The problem is that identifying which copyright belongs to whom is very complicated. It’s not like child porn. Child porn, you see it, you know it’s child porn. When I see a piece of copy, I don’t know if you own the copyright or you own the copyright. It’s a complicated business.
MR. MOSSBERG: If somebody in this room uploads half an hour of some kind of comedy, do you have some kind of system that says, well, this seems like it’s copyrighted?
MR. PICHAI:It’s a quality issue, like voice recognition. The engineering behind the content system is fairly impressive. And it keeps getting better. What’s important to understand is it’s tough to scan through a video and know for sure that it’s copyrighted and who exactly owns the copyright. We’ve spent $30 million on this project alone. And we’re committed to improving it.
MS. WOJCICKI: The problem is this is much more of a business issue. Take a bunch of content, take a bunch of lawyers, and ask them who owns which content. I’m sure the lawyers won’t agree. There can be different components within the same show owned by different people. We can solve all the technical parts. But at the end of the day, in order to know what to do with that content, we need to hear from the content owner.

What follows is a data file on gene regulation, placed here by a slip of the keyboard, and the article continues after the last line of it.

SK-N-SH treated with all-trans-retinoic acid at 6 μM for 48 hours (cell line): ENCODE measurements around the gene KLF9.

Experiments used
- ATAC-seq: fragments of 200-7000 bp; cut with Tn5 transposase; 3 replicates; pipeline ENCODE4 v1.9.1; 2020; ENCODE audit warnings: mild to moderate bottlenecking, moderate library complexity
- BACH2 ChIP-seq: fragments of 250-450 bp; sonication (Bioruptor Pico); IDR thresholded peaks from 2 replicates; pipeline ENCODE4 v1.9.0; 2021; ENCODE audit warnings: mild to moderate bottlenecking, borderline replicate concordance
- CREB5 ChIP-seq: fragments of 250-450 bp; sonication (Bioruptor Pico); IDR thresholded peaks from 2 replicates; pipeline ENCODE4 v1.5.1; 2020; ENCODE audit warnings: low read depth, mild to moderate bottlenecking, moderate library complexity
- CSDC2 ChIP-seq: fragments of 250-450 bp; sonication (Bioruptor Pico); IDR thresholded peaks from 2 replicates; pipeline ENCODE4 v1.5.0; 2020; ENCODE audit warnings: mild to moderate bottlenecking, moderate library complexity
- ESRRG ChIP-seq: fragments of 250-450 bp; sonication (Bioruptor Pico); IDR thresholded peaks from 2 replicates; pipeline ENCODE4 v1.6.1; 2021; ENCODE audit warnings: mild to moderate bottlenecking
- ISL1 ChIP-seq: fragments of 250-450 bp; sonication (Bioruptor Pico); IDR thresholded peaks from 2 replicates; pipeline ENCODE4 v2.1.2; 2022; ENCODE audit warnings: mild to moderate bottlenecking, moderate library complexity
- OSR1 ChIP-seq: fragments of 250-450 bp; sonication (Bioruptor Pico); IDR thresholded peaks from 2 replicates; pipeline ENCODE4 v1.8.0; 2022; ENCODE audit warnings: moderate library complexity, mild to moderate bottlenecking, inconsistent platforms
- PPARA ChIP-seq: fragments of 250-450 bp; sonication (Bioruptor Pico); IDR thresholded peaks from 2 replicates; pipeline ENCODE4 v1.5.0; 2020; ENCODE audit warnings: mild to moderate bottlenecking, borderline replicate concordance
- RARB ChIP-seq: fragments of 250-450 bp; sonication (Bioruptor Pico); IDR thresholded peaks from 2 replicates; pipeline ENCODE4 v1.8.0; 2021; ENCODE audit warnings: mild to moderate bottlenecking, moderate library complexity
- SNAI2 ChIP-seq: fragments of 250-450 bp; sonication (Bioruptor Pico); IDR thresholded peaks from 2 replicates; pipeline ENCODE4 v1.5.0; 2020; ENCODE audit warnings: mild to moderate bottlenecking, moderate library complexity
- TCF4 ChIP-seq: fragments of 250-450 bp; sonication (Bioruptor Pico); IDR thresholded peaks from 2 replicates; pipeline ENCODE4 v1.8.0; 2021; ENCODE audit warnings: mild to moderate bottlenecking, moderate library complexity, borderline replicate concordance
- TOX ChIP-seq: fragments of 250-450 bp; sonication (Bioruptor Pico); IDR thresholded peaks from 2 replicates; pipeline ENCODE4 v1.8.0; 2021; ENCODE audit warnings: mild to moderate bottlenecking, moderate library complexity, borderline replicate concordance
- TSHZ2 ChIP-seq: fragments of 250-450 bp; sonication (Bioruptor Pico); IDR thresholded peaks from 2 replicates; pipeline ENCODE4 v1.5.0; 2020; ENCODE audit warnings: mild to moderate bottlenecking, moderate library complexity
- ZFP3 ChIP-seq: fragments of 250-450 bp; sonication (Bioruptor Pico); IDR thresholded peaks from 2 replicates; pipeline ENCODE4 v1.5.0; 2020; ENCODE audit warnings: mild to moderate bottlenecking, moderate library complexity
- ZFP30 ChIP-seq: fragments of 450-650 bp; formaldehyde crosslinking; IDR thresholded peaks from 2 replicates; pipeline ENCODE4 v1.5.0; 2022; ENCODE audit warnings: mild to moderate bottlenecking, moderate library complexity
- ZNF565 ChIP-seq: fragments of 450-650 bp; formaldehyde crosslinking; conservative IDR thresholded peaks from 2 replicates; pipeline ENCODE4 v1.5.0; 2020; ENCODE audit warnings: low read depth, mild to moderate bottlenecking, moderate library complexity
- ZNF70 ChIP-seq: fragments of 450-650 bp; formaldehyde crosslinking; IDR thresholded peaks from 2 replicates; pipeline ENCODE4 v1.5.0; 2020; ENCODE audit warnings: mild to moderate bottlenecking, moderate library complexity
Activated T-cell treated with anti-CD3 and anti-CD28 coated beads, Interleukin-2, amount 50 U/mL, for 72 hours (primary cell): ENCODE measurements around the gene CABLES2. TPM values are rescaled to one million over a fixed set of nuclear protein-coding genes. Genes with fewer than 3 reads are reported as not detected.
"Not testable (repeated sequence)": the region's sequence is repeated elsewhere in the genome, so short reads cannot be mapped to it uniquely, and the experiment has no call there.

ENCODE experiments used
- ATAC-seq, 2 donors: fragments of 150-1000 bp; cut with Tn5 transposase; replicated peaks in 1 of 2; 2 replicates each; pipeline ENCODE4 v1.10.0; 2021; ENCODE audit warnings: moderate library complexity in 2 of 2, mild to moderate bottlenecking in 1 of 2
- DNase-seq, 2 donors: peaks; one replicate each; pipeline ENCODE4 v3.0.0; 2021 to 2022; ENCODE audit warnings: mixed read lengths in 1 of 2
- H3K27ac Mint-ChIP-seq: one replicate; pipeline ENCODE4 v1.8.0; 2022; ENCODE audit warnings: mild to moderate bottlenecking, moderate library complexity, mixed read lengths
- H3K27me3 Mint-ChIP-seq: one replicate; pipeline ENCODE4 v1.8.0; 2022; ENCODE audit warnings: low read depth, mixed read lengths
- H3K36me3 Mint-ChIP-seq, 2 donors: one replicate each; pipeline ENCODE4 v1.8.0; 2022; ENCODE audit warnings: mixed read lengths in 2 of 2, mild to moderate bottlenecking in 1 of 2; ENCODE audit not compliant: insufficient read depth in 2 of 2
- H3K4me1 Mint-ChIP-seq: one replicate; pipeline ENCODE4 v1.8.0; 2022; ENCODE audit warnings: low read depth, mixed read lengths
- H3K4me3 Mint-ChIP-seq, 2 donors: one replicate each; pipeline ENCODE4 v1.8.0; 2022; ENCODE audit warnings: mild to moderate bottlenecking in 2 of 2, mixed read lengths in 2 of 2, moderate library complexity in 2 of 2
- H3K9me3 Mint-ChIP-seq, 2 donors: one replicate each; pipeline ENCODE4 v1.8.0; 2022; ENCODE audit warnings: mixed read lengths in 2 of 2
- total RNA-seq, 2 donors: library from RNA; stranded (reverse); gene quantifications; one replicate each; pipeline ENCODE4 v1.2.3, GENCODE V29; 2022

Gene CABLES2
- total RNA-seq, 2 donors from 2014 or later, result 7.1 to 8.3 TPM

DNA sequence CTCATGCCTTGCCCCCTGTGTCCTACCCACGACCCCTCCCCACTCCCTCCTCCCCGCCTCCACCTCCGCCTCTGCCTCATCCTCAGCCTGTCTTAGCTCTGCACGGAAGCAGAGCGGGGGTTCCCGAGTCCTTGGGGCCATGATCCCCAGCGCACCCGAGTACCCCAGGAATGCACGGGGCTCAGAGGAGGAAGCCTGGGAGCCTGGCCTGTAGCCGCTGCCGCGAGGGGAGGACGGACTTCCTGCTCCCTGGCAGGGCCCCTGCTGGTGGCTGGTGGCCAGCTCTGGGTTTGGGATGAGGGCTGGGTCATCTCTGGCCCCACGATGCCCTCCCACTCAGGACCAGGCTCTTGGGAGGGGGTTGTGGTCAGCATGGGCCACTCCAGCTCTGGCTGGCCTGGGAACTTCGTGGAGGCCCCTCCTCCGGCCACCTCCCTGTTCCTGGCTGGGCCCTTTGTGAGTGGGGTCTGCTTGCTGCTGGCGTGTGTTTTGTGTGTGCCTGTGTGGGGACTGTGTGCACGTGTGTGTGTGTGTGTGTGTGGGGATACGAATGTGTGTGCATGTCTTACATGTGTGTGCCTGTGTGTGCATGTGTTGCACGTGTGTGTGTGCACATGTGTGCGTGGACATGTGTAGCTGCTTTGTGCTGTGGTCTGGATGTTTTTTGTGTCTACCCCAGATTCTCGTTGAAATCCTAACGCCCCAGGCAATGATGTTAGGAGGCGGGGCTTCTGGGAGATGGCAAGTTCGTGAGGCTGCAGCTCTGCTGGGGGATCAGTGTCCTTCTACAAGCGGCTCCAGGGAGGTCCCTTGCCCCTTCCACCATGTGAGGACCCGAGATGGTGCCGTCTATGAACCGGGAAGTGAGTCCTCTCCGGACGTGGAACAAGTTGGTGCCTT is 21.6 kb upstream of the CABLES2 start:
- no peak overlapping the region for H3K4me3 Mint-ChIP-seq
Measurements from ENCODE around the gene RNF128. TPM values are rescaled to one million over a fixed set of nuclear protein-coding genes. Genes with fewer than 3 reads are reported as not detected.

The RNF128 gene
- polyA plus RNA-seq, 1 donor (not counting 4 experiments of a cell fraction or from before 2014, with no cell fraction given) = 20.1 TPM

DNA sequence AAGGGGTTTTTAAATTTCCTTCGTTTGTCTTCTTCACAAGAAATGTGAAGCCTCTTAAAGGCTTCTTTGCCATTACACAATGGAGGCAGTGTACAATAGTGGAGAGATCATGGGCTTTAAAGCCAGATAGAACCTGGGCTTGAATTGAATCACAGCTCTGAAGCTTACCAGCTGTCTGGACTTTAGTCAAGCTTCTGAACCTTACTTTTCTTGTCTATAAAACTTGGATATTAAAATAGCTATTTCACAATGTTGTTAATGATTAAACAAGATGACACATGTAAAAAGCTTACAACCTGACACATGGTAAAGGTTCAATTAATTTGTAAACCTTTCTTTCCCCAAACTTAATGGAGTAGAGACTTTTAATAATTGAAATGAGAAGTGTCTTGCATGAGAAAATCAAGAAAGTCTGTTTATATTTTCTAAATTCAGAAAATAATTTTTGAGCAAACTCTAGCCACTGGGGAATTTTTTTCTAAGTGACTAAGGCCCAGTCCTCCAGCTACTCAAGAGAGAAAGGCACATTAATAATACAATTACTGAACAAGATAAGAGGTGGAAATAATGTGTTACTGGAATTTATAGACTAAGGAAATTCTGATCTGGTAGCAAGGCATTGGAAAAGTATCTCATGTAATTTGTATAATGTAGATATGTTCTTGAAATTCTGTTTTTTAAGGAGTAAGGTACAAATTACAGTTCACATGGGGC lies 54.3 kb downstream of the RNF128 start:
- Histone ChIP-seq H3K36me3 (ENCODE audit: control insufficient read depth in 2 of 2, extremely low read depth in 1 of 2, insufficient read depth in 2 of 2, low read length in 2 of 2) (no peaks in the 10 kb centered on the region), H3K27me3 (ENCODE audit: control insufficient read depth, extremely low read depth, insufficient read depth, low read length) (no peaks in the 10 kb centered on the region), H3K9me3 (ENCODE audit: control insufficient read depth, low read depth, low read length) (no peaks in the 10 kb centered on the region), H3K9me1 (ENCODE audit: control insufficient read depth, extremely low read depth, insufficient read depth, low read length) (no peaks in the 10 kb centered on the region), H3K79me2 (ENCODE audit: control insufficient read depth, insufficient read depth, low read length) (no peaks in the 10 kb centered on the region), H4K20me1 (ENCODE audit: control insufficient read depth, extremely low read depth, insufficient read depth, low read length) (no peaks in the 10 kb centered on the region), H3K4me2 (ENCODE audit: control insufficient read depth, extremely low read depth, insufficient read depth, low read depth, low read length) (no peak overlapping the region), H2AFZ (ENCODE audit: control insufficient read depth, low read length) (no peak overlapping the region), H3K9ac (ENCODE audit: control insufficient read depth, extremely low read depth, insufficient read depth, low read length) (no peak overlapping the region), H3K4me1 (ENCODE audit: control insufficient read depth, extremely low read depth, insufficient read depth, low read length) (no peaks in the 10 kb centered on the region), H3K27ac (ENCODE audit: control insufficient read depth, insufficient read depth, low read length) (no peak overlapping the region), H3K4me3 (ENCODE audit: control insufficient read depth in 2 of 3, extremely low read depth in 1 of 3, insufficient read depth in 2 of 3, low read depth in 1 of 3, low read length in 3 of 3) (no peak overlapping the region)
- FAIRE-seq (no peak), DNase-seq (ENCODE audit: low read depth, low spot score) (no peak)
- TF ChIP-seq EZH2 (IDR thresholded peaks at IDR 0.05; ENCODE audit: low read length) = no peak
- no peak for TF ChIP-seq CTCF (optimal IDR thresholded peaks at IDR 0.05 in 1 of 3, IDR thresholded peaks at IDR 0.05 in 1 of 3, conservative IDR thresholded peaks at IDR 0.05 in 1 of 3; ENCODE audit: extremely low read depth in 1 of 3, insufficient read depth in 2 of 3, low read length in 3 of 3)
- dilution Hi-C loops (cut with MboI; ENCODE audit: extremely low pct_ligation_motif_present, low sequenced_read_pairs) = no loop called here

MR. MOSSBERG: How come you have the only actually relevant ads that I ever see on the Internet? I understand you get signals from me that maybe some other kinds of advertising around the Web don’t get because you know what I’ve typed into the search box. But why does targeting of advertising overall on the Web suck so badly?
MS. WOJCICKI:When you’re searching for something, you are interested in finding out about things right then and there. We’re able to actually match user advertisers all over the globe with you specifically at that moment. No matter what you search on, no matter how obscure it is, we have advertisers for it and they are going to be able to show you something that was relevant.
MR. MOSSBERG: But what about the display ads all over the Web? I’ve been on the Web almost all day for however many years there’s been a Web, and even now I don’t see things I’m interested in buying or doing.